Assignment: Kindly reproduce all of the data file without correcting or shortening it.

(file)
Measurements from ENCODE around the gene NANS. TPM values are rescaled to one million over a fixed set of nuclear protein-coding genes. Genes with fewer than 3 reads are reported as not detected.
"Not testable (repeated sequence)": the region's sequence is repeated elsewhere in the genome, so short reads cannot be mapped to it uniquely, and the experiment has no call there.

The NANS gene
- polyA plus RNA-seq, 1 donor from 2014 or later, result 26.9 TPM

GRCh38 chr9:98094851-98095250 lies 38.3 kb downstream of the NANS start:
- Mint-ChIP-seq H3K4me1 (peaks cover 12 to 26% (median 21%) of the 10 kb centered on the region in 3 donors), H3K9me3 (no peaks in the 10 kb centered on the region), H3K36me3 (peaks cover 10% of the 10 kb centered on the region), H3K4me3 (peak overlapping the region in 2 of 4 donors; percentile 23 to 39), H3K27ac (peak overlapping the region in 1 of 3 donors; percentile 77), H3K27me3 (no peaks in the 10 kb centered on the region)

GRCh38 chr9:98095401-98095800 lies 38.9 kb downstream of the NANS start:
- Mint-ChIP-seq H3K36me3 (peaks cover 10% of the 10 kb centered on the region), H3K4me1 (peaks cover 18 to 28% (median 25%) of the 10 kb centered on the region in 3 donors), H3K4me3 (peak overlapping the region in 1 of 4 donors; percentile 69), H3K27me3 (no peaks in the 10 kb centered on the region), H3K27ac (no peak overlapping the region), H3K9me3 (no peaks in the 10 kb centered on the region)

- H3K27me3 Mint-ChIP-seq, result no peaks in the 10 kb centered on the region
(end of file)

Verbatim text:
Measurements from ENCODE around the gene NANS. TPM values are rescaled to one million over a fixed set of nuclear protein-coding genes. Genes with fewer than 3 reads are reported as not detected.
"Not testable (repeated sequence)": the region's sequence is repeated elsewhere in the genome, so short reads cannot be mapped to it uniquely, and the experiment has no call there.

The NANS gene
- polyA plus RNA-seq, 1 donor from 2014 or later, result 26.9 TPM

GRCh38 chr9:98094851-98095250 lies 38.3 kb downstream of the NANS start:
- Mint-ChIP-seq H3K4me1 (peaks cover 12 to 26% (median 21%) of the 10 kb centered on the region in 3 donors), H3K9me3 (no peaks in the 10 kb centered on the region), H3K36me3 (peaks cover 10% of the 10 kb centered on the region), H3K4me3 (peak overlapping the region in 2 of 4 donors; percentile 23 to 39), H3K27ac (peak overlapping the region in 1 of 3 donors; percentile 77), H3K27me3 (no peaks in the 10 kb centered on the region)

GRCh38 chr9:98095401-98095800 lies 38.9 kb downstream of the NANS start:
- Mint-ChIP-seq H3K36me3 (peaks cover 10% of the 10 kb centered on the region), H3K4me1 (peaks cover 18 to 28% (median 25%) of the 10 kb centered on the region in 3 donors), H3K4me3 (peak overlapping the region in 1 of 4 donors; percentile 69), H3K27me3 (no peaks in the 10 kb centered on the region), H3K27ac (no peak overlapping the region), H3K9me3 (no peaks in the 10 kb centered on the region)

- H3K27me3 Mint-ChIP-seq, result no peaks in the 10 kb centered on the region